Guest Relations and Attractions Cast Members in both parks have already been scheduled classroom training for the DAS program through late September and early October. The Guest Relations team will get the most intensive training day, as they’ll be on the front lines of this new system as they try and reel in expectations of Annual Passholders used to having a GAC with easy access to any ride they wanted. Staffing for Guest Relations is being beefed up as much as possible beginning with roll-out day on Wednesday, October 9th, and the Security department has also been asked to help staff officers in Guest Relations centers in Disneyland and DCA to help with anyone who may get verbally abusive or threaten violence against those Guest Relations CM’s doling out the more restrictive DAS cards.
The real day to watch will be Friday, October 11th, two days after DAS begins and the first day when 25,000+ Annual Passholders show up in the evening. This is going to be ugly for at least a few weeks, everyone agrees on that. It helps that the exact same program is being rolled out at WDW at the same time, and that finally there are several senior executives supporting the program. It will be interesting to see how strong the executives stand behind the DAS program when the inevitable ugly media stories begin showing up on the local news and online, or heaven forbid if the CM’s in the parks really start taking serious verbal or physical abuse.
A Great Big Beautiful Tomorrowland
While October will feature quite a few upset folks in the parks, there’s still good news headed to Anaheim this fall. DCA Vice President Mary Niven has instructed her operations teams to go full speed ahead on their strategizing over WDI’s plans for Monstropolis and the Door Coaster back in the corner of Hollywood Studios, as Burbank bosses have quietly nodded that the check for the new project will clear the bank just as soon as the new fiscal year starts in October. Meanwhile, Disneyland Vice President Jon Storbeck is keeping his strategic planners on the path to a virtual Death Star landing in Tomorrowland, with a two-phase approach still favored to get some of the “placemaking” done prior to the 60th Anniversary in ’15, with the rest opening after the 60th and bookended by the Monstropolis opening in early 2017. The recent “play tests” conducted by WDI in the Golden Horseshoe were an important part of that planning for Tomorrowland, as WDI and Disneyland’s operations teams are curious to see how they can get WDI’s plans for a rowdy night in a Tatooine cantina to work with theme park guests. And you can bet there’s lots of food and drink and merch sales piled on to the fun in that interactive cantina attraction planned for Tomorrowland.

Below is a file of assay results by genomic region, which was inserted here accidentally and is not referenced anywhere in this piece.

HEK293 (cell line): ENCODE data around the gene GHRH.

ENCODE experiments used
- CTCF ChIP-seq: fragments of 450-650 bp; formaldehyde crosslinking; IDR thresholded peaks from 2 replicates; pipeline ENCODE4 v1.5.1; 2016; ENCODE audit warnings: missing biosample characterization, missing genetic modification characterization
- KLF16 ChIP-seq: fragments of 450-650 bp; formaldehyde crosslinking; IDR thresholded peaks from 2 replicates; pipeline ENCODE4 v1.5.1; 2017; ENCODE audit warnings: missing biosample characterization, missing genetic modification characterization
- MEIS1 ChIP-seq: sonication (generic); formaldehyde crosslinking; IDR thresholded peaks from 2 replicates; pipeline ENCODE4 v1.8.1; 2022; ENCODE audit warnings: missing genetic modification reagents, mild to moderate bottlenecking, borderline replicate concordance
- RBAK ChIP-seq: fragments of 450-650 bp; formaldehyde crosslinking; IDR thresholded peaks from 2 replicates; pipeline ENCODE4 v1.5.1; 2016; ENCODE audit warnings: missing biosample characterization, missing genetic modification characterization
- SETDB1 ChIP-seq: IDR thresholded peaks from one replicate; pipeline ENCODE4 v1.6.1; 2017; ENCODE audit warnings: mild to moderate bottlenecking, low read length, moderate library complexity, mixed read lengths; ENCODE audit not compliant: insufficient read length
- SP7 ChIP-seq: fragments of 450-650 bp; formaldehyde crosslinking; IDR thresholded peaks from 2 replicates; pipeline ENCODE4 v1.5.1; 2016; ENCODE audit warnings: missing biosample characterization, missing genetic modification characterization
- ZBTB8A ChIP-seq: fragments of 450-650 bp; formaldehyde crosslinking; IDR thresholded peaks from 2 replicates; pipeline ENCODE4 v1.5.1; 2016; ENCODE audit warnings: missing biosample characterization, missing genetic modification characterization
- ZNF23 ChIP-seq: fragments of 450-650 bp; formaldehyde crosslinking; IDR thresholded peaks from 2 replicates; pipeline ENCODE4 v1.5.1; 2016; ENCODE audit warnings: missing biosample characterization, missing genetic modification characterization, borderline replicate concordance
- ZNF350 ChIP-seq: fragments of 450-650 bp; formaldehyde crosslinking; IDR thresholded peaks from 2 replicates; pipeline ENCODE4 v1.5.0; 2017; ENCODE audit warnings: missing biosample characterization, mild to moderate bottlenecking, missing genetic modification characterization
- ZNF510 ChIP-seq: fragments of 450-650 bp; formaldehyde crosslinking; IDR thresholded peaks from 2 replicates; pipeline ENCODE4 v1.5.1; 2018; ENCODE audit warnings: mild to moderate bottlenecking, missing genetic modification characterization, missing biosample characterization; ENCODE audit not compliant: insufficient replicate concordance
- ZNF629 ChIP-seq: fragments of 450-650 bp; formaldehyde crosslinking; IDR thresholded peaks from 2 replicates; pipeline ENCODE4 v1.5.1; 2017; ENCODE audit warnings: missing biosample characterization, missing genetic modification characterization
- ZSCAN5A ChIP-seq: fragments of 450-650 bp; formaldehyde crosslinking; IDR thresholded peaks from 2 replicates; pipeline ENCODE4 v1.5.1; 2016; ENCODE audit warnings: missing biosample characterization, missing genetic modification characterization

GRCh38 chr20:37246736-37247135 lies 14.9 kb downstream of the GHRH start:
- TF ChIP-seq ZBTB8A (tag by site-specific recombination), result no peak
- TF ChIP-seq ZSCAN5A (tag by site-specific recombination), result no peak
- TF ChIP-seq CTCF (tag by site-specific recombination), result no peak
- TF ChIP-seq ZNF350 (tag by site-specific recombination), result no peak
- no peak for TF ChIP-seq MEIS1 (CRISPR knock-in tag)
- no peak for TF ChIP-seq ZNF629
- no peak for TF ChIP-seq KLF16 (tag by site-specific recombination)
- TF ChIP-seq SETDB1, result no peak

Captain EO is also heading to extinction, but Burbank caught wind of TDA’s plans to close the increasingly irrelevant show for a fake “reburbishment” this month in order to save some labor dollars at the end of the fiscal year. Burbank bosses and an important clique in Glendale’s WDI headquarters want to make the most of their newly acquired Star Wars property, and the parks announcement is a key part of that.
Burbank was upset that if EO was closed for a refurbishment, fans would be able to see what was really its permanent closure in advance of a replacement announcement, and they told TDA to back off and just eat the extra labor hours. So the Captain EO fake refurbishment was shelved, and the show will stay open until the Star Wars plans are announced. Don’t forget, there’s the first D23 Expo Japan being held at Tokyo Disneyland on October 12th thru the 14th, and Tokyo’s Tomorrowland not only has an underused Captain EO show but also has an aesthetic that has been screaming out for an update for over a decade. Bob Iger and Tom Staggs are both scheduled to fly over to Japan for that D23 Expo and make a few announcements about the parks, and perhaps also mention a galaxy far, far away.